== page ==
The Scandinavians have a custom called “lille lørdag,” translated as “Little Saturday” — in which Wednesdays are seen as opportunities for a mini-break in the workweek, and people treat themselves to something small but enjoyable — like a meetup with friends or a special dinner. This idea is especially resonant when the weather changes, as small, recharging rituals are so important as we transition.
We asked our Thrive community to share with us the little rituals that help them recharge their batteries. Which of these will you try?
Going on a nature walk
“When my mind gets into overdrive and I begin to feel overwhelmed, I love to connect with nature. Ten minutes away from my home, there is a lake inhabited by a large group of turtles, a duck, and a goose. They have become friends of mine! I love to watch how the turtles stand still and soak up the sun, how the ducks swim in a tight pack, and how the goose stays vigilant over his territory. Observing the intuitive connection animals have within their environments is quite soothing and helps me recharge.”
—James Petrossi, president of PTNL, Austin, TX
Spending some time coloring
“To recharge, I have a coloring book and I simply color away. I have ordered several of them, and one of the pages I put into a frame to remind me to continually recharge, reignite, and reinvent from time to time. I get so deeply involved with coloring that my husband says, ‘Wow, you are acting like a little kid with this coloring book.’ Yup, that’s me, with a childlike attitude — no worries, no cares, just coloring. As I color and recharge, I think about the Stevie Wonder song, ‘With A Child’s Heart.’”
—Dr. Sandra Wright, educational consultant and coach, Atlanta, GA
Drinking a cup of tea
“A daily strategy that I use to recharge my batteries is to take a break from my computer every afternoon and enjoy an herbal cup of tea. I make sure I enjoy the smell, do some deep breathing and simple stretches, and think about one or two things I am grateful for that happened in the morning. My favorite teas even have motivational quotes that are fun to read and share with others. I find it a wonderful way to reset.”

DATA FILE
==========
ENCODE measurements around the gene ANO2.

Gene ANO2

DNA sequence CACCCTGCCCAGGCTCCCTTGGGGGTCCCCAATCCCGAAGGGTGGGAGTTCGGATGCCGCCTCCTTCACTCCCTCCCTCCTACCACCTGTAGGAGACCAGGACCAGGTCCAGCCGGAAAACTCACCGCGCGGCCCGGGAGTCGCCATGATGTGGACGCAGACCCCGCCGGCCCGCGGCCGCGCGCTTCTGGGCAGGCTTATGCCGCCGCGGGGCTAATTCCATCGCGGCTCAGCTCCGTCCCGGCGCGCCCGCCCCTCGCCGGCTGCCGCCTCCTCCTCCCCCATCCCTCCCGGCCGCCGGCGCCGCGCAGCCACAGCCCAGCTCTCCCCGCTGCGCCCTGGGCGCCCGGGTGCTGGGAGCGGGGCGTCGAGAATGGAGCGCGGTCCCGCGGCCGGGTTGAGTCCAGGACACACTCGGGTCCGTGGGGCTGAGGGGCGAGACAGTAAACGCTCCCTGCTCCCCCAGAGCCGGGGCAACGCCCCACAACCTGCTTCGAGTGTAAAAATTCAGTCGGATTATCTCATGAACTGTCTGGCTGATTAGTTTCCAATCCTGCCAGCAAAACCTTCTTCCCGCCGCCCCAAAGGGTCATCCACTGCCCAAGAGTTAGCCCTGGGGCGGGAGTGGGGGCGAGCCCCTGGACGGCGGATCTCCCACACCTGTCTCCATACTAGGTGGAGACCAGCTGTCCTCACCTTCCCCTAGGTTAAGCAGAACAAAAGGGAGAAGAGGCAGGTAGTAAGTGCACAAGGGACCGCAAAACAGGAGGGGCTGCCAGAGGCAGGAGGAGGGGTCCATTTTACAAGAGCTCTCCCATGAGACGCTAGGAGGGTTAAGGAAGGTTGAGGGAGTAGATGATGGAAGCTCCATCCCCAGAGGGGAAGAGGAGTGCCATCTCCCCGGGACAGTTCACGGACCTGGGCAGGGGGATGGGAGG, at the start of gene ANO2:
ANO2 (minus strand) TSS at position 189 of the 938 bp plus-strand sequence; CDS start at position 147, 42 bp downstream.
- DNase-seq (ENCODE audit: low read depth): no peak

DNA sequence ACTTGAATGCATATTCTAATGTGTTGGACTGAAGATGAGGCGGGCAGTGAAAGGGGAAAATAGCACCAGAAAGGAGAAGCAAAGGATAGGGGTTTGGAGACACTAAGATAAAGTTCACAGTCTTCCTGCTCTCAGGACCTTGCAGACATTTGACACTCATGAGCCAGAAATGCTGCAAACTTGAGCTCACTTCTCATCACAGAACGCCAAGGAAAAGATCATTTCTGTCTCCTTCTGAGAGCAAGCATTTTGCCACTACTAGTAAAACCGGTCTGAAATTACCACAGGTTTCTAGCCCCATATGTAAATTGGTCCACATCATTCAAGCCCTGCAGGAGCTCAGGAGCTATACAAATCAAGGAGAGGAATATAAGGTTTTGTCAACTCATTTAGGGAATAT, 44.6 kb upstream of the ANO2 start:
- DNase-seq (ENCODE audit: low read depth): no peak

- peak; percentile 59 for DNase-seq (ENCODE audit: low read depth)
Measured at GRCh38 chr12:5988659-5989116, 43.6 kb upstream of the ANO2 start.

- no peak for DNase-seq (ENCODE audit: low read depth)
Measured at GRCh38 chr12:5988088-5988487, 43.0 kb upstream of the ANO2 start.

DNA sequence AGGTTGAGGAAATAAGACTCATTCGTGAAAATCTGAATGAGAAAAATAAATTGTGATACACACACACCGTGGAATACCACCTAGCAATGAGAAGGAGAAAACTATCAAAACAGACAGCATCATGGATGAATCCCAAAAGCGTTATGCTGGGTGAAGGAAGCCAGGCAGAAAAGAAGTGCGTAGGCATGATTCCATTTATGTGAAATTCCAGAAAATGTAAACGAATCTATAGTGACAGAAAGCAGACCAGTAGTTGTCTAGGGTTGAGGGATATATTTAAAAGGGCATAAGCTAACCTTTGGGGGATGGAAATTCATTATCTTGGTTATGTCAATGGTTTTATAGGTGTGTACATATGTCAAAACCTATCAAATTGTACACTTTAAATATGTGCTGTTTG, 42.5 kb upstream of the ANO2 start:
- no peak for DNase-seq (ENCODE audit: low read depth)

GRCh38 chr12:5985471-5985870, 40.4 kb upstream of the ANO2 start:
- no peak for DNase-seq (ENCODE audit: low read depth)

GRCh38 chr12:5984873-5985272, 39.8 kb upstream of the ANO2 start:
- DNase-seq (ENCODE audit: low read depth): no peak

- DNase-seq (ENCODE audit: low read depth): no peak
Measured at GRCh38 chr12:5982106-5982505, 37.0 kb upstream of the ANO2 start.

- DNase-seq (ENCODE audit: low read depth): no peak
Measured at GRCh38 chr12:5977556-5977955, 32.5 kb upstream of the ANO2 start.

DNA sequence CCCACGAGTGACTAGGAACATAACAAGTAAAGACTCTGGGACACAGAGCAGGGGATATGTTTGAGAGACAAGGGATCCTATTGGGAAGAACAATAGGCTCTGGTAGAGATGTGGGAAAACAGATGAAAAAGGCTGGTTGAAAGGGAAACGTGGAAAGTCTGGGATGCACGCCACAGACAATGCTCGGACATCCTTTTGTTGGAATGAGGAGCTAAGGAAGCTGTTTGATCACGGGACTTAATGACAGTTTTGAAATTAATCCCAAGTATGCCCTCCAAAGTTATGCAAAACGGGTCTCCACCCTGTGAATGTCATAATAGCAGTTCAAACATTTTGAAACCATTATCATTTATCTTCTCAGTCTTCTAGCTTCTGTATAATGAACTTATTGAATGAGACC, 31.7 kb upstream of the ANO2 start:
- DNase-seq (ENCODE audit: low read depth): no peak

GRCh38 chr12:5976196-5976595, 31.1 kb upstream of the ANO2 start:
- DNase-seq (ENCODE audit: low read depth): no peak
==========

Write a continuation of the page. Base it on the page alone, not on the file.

—Beth Benatti Kennedy, MS, leadership coach, Beverly, MA
Watching a festive movie
“I find the best way to recharge during the winter months is to schedule in time to go outdoors and be in nature. It’s not always easy when it is cold but a walk in the park or local woodland rarely fails to improve overall feelings of well-being. I also have a little ritual during December of allowing myself one afternoon a week to finish working earlier and chill out in front of a festive movie. Even if it turns out to be rubbish, I just look forward to the break!”
—Sharon Kennewell, holistic health and wellness coach, U.K.
“I’m a closet meditator — literally. Earlier this year, I decided to take a page out of Glennon Doyle’s Untamed, and began sitting in the closet for 10 minutes nearly every day. Glennon talks about accessing her ‘knowing’ while in the closet. I wanted some of that. And while I can’t say I access my inner wisdom every day, I do aim to set an intention by repeating a word with every breath, like productive, worthy, grateful. It’s become a morning ritual I really enjoy!”
—Julie Bronsteatter, personal and executive coach, Chicago, IL
Doing a family puzzle